I alluded briefly in the mid-February Children's Literacy and Reading News Roundup to what I did for International Book Giving Day on February 14th. Today, inspired by a call for stories from Zoe Toft at Playing by the Book, I'd like to share my actions in a bit more detail.
First of all, I bought two books for my daughter (Baby Bookworm) who will be three in April. I bought her Stephen Savage's Where's Walrus? (a book that I had wanted since reading it for Round 1 for the Cybils last year), and Peggy Rathman's The Day the Babies Crawled Away (which I thought she would like because she is obsessed with books about babies). Turns out that she quite likes Where's Walrus? (I even featured it among her recent favorites), but is indifferent to The Day the Babies Crawled Away. Not enough color to the illustrations, perhaps... To be honest, I also bought her a puzzle for Valentine's Day, and that was the biggest hit of all. Ravensburger frame puzzles are a recent obsession of hers.
For International Book Giving Day, I also purchased two other books, and I believe that those will have a much greater long-term impact. Through a new nonprofit, BookMentors, I was able to donate two copies of The Pigeon Wants a Puppy by Mo Willems to a first grade classroom at an elementary school in a high poverty area of Lowell, MA. I did this during a beta phase of BookMentors, and the nice thank you note that teacher Ms. Linehan sent me is no longer visible. But you can view the fulfilled request here.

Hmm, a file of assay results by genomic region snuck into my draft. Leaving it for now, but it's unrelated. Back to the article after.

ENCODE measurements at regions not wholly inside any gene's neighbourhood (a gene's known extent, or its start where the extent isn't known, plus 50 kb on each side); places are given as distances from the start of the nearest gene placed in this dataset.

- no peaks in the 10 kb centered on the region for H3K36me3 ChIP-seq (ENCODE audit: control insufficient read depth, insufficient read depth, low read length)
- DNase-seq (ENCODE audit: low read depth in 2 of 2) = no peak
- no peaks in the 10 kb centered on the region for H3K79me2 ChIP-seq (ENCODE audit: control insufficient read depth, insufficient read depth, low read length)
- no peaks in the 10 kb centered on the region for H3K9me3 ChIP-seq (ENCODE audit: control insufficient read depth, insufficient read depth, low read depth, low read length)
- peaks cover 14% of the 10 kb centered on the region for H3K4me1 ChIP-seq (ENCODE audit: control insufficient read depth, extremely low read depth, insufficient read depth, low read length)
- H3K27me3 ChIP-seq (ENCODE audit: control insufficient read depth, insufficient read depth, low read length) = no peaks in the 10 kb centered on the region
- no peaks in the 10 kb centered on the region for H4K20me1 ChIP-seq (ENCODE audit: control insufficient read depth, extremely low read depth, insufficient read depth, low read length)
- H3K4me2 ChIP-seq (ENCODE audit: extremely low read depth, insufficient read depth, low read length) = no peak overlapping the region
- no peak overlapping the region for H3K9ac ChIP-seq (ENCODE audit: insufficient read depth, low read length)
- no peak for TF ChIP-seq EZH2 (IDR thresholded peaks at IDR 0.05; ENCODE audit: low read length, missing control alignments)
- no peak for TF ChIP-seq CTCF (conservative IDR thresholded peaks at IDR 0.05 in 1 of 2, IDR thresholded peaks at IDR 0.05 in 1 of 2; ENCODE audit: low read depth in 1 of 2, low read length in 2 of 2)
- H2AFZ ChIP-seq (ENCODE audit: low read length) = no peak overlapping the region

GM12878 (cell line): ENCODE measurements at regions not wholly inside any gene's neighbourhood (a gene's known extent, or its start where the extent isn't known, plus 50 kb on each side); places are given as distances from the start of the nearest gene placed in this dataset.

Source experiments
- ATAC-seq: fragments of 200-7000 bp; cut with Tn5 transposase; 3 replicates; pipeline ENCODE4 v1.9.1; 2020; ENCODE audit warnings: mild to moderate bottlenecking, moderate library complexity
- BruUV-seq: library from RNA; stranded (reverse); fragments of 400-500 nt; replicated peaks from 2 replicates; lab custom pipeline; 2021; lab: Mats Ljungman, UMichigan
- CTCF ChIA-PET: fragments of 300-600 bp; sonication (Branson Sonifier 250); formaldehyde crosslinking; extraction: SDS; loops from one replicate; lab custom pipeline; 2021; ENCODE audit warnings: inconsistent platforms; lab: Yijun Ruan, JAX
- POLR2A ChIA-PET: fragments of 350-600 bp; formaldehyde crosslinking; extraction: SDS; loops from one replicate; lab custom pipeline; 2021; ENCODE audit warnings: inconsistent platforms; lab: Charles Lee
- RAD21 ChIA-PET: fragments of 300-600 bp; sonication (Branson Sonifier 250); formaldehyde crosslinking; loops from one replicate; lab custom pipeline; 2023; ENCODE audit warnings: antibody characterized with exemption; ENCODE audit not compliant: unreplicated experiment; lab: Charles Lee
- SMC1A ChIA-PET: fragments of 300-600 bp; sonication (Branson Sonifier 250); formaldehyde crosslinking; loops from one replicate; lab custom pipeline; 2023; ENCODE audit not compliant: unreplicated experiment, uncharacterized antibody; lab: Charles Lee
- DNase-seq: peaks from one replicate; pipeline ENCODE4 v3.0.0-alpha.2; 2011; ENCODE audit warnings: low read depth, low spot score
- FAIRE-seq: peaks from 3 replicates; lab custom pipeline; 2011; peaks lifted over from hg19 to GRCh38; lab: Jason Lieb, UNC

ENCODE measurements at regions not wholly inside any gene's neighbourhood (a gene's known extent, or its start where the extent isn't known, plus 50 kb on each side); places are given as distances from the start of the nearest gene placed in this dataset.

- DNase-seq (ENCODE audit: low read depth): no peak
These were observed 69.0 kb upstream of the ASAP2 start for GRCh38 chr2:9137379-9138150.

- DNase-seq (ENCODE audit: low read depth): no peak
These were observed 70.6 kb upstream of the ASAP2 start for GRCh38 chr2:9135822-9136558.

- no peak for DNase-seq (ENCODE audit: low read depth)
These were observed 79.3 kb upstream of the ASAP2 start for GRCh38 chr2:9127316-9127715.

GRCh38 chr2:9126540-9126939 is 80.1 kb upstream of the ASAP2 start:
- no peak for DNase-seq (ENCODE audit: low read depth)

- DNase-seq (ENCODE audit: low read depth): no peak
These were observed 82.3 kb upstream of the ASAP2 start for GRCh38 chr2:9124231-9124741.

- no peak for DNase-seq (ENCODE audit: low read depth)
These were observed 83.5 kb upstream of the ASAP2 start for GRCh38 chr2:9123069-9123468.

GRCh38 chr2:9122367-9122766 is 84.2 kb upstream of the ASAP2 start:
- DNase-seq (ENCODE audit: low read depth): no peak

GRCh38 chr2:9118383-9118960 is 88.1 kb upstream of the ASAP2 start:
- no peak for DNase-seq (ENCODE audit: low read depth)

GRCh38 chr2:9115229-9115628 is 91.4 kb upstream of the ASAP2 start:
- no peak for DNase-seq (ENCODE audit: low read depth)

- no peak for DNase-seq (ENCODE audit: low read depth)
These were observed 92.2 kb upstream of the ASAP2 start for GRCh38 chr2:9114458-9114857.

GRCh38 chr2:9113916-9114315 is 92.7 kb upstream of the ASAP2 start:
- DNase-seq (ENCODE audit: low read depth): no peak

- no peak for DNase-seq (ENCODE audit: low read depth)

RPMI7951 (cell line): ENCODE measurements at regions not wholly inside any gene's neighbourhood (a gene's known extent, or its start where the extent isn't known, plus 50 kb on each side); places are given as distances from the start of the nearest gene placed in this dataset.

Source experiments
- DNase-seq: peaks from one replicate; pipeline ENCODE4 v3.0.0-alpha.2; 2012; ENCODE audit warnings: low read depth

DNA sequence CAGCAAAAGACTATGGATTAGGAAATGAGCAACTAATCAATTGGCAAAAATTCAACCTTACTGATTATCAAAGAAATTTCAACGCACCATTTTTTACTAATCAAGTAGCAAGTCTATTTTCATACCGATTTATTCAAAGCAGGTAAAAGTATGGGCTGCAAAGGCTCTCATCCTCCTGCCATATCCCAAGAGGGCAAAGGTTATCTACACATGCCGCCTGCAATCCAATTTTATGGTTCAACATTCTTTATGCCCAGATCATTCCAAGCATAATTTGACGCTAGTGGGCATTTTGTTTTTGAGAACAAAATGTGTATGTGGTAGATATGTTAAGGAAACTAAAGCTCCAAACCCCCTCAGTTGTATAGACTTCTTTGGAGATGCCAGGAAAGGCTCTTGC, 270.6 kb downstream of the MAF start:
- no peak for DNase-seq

Here's a bit more about BookMentors, from their website:
"BookMentors is a nonprofit that connects teachers and students who need books with donors who want to give books. BookMentors is also a community of readers, writers, teachers, and publishers interested in sharing information about children's and young adult literature."
I think it will take some time for BookMentors to develop as a community, but I think it's a nice idea. Teachers who want particular books can request them. People like me who are interested in donating books can select from the requests, and donate (via PayPal) from the comfort of our own homes. You don't ship the books directly yourself - you pay and BookMentors ships them.
Because of shipping costs, and a bit of a cut towards overhead, the books that I sent via BookMentors were slightly more expensive than they would have been if I had purchased them directly from Amazon. And certainly BookMentors is more expensive than using something like ARCs Float On, which allows me to donate books that I already have in my possession. But for me, there's real value to a) knowing about specific books that teachers are seeking for their particular classrooms and b) not having to go to the post office to send them out. So far, 47 books have been donated to classrooms through BookMentors. Two of those were mine, donated on February 14th for International Book Giving Day.
Happy as I always am to buy books for Baby Bookworm, I'm quite certain that the books that I sent through BookMentors will have a much greater overall impact.
This post © 2013 by Jennifer Robinson of Jen Robinson's Book Page. All rights reserved.